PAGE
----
- The Ohio Department of Health (ODH) has issued an order requiring long-term care facilities to notify residents and families within 24 hours of a resident or staff member becoming infected. The administration will provide a list of long-term care facilities where an associated individual has tested positive on the coronavirus.Ohio.Gov website as information becomes available.
- Gov. DeWine announced that in-person sales of liquor in Ashtabula, Trumbull, Mahoning, Columbiana, Jefferson, and Belmont Counties will be restricted only to Ohioans since people from Pennsylvania have been coming into these counties for the sole purpose of purchasing liquor. Individuals in those counties must present a valid Ohio photo ID or a valid military photo ID. Sale of liquor to a person with a valid non-Ohio photo ID may only occur with additional information showing that the person resides in Ohio. You can find a copy of the order HERE.
- The Governor has also signed an Executive Order providing almost $5 million in emergency funding from the Temporary Assistance to Needy Families (TANF) block grant to support Ohio's 12 Feeding America foodbanks and the statewide hunger relief network. Of this funding, $1 million is earmarked for the Agricultural Clearance Program and an additional $1 million has been granted to the Coalition on Homelessness and Housing in Ohio.
- The Correctional Institution Inspection Committee (CIIC) has acted on "emergency overcrowding" in the Ohio Department of Rehabilitation and Correction (DRC) and granted the Governor's requested release of a total of 246 more inmates within 90 days of their scheduled reentry this week.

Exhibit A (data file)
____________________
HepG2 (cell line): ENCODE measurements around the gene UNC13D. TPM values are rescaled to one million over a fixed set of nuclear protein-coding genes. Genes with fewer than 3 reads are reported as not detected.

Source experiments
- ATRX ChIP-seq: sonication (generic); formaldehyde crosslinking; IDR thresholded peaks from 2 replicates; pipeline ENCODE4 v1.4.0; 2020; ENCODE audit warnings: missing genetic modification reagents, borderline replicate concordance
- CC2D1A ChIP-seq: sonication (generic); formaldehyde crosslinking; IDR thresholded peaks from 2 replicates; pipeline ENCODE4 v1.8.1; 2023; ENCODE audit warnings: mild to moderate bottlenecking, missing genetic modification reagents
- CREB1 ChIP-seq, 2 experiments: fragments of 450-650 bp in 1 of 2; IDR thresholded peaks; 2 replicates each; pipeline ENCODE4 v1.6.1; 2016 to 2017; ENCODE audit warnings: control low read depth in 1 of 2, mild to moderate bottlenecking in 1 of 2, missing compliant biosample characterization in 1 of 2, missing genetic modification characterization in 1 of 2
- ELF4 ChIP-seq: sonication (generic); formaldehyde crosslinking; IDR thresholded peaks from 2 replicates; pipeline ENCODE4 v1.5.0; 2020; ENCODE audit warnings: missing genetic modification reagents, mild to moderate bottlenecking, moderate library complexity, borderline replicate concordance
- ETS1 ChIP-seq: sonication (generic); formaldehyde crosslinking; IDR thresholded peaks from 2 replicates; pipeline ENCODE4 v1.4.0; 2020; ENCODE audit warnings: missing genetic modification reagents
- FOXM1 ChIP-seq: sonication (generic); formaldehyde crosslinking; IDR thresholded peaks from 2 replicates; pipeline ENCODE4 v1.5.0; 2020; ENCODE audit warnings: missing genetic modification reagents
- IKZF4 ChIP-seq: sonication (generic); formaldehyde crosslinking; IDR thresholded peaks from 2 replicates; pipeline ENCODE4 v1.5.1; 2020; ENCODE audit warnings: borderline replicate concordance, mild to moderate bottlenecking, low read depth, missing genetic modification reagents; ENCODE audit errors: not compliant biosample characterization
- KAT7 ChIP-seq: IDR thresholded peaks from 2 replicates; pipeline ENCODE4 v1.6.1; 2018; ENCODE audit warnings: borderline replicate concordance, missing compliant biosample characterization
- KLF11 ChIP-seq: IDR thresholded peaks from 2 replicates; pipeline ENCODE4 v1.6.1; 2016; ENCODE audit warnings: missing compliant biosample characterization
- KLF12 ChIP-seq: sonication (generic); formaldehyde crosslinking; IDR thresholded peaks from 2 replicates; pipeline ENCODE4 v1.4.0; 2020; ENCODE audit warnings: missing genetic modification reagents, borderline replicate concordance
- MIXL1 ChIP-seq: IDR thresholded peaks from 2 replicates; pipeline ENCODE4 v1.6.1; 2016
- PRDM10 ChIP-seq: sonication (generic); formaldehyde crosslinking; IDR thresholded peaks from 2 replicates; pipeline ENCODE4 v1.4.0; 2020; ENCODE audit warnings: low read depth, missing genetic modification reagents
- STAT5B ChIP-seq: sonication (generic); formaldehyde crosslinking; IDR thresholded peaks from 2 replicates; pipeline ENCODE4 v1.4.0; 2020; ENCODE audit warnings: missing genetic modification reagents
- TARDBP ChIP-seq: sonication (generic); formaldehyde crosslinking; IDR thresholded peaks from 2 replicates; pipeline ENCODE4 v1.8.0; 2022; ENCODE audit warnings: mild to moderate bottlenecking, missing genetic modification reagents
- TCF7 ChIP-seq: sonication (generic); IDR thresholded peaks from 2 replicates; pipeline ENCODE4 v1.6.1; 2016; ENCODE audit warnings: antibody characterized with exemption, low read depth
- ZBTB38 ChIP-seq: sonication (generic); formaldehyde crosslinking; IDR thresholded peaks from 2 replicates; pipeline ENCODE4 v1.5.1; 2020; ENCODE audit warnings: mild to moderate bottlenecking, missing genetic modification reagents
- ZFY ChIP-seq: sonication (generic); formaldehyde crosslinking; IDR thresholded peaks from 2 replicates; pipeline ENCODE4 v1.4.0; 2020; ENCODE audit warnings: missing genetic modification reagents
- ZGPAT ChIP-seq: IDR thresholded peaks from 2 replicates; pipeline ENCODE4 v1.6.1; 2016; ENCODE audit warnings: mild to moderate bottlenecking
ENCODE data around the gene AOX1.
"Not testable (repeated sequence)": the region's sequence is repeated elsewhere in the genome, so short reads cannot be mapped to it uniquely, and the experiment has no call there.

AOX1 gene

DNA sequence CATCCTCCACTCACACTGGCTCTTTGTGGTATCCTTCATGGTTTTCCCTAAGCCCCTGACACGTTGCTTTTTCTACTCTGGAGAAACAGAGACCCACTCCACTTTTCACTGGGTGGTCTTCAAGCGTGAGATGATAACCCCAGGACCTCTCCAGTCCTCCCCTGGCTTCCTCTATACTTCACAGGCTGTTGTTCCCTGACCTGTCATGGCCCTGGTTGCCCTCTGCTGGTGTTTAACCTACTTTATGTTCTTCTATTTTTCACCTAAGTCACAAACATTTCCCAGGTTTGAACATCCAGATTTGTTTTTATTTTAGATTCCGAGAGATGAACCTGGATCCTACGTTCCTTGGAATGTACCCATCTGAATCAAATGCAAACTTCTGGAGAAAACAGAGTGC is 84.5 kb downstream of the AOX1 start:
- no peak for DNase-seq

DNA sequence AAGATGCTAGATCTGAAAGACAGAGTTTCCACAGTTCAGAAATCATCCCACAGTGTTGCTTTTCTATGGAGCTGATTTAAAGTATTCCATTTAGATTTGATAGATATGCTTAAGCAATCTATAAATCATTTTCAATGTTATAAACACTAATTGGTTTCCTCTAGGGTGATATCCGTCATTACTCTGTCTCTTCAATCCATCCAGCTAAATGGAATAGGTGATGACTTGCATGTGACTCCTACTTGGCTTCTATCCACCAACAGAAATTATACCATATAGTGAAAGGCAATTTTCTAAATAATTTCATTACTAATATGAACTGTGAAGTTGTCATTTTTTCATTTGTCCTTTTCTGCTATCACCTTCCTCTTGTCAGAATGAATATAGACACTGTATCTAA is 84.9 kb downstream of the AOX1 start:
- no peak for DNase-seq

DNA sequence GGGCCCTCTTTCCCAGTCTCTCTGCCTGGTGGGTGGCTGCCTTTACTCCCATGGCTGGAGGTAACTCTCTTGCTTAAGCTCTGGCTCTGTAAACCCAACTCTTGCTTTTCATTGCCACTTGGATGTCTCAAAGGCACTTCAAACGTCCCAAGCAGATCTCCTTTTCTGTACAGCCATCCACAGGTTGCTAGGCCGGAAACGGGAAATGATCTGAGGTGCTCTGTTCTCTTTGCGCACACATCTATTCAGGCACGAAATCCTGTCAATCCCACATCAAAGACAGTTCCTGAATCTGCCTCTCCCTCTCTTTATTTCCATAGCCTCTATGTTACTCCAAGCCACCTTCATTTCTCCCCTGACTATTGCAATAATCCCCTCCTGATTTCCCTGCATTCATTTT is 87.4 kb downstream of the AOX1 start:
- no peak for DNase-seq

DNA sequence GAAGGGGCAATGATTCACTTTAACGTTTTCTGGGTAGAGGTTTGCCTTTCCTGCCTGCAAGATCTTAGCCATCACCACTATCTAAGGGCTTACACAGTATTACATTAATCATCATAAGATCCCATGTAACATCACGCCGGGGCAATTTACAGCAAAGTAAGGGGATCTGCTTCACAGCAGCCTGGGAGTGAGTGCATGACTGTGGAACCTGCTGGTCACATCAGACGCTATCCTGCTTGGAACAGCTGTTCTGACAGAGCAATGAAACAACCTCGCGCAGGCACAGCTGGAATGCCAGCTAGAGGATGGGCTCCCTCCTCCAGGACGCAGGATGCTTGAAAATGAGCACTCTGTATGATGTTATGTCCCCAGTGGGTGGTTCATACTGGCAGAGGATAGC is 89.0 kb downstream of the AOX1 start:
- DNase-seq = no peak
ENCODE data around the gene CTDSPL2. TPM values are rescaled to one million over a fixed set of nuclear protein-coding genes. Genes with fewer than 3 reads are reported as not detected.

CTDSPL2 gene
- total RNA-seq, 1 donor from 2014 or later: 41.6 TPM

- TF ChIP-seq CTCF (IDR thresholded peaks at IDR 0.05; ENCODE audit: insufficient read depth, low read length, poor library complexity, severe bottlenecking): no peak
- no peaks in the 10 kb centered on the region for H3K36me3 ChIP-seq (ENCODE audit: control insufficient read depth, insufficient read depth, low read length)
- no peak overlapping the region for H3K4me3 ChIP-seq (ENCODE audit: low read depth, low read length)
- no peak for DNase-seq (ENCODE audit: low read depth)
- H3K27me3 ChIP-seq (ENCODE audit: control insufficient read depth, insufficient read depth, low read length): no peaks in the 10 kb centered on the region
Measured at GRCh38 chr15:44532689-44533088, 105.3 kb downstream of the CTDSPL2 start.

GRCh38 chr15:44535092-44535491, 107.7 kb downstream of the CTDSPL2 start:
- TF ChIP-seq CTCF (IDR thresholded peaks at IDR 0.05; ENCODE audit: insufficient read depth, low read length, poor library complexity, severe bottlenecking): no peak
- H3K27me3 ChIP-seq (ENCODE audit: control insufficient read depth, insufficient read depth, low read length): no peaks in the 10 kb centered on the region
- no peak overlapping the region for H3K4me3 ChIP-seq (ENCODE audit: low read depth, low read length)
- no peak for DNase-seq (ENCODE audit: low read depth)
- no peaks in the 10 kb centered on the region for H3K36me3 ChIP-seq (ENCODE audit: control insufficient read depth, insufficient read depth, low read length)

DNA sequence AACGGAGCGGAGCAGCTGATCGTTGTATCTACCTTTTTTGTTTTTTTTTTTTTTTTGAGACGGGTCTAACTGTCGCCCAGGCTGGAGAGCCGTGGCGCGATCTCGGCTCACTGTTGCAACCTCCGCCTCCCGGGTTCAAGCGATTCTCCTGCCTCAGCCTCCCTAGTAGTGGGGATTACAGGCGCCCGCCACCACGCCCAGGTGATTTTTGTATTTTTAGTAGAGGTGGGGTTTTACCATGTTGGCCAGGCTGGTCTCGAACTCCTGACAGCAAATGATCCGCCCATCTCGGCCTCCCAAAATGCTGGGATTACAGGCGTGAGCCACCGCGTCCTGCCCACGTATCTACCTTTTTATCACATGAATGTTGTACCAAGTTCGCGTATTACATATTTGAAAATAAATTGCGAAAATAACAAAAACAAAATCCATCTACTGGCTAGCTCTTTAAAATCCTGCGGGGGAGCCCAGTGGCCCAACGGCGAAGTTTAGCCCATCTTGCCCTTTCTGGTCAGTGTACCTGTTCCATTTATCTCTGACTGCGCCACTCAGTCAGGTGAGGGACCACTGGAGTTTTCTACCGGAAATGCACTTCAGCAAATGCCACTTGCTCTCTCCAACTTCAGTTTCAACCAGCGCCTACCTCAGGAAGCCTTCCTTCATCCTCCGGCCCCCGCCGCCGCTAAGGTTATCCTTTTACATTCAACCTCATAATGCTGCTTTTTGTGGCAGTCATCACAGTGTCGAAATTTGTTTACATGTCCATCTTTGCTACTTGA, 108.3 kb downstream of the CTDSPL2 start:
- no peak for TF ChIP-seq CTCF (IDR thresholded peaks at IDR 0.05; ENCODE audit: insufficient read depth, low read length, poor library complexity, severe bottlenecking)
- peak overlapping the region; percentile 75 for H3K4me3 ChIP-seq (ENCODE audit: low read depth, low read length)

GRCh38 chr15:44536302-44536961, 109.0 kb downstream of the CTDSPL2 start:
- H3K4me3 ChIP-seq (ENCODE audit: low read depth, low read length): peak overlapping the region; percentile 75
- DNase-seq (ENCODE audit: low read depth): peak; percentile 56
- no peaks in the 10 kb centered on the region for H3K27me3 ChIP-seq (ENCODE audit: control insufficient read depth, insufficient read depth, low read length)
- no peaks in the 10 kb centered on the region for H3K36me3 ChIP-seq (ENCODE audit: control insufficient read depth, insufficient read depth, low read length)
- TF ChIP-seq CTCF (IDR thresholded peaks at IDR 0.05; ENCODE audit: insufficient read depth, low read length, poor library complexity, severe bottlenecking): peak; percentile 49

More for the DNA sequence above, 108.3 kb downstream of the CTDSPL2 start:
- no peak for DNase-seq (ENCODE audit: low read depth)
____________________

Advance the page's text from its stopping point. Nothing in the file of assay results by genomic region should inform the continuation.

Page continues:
- The Governor has authorized the DRC to continue to use the administration's specific criteria as more inmates qualify for release within 90 days to identify those who may qualify for release under the limited overcrowding statute.
- Three inmates at the Pickaway Correctional Institution have passed away as a result of the coronavirus.
- The Ohio National Guard will begin providing assistance at the Pickaway Correctional Institution, as a number of medical staff are out sick due to COVID-19. They will provide triage support, take temperatures and help with non-COVID cases.
FEDERAL UPDATE ON CORONAVIRUS RESPONSE
Federal Funding for Local Governments:
- The Treasury Department announced that 171 counties and cities would qualify for direct federal aid under the CARES Act. This includes municipalities with a population of over 500,000. These local governments must provide payment information and required supporting documentation through an accessible electronic portal by no later than 11:59 PM Eastern Daylight Time on April 17. Qualifying local governments must apply HERE.